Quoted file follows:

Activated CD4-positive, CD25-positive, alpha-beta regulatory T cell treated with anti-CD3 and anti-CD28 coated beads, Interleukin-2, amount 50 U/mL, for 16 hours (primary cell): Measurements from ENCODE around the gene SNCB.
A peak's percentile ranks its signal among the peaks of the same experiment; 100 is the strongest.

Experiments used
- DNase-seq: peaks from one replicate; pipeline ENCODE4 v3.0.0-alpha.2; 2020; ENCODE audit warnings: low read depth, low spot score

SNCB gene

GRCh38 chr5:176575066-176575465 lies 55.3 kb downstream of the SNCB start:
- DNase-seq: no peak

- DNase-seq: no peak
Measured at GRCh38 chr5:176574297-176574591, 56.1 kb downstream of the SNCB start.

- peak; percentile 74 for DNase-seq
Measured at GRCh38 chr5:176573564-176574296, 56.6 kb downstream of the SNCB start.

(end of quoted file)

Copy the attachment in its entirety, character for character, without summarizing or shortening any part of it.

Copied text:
Activated CD4-positive, CD25-positive, alpha-beta regulatory T cell treated with anti-CD3 and anti-CD28 coated beads, Interleukin-2, amount 50 U/mL, for 16 hours (primary cell): Measurements from ENCODE around the gene SNCB.
A peak's percentile ranks its signal among the peaks of the same experiment; 100 is the strongest.

Experiments used
- DNase-seq: peaks from one replicate; pipeline ENCODE4 v3.0.0-alpha.2; 2020; ENCODE audit warnings: low read depth, low spot score

SNCB gene

GRCh38 chr5:176575066-176575465 lies 55.3 kb downstream of the SNCB start:
- DNase-seq: no peak

- DNase-seq: no peak
Measured at GRCh38 chr5:176574297-176574591, 56.1 kb downstream of the SNCB start.

- peak; percentile 74 for DNase-seq
Measured at GRCh38 chr5:176573564-176574296, 56.6 kb downstream of the SNCB start.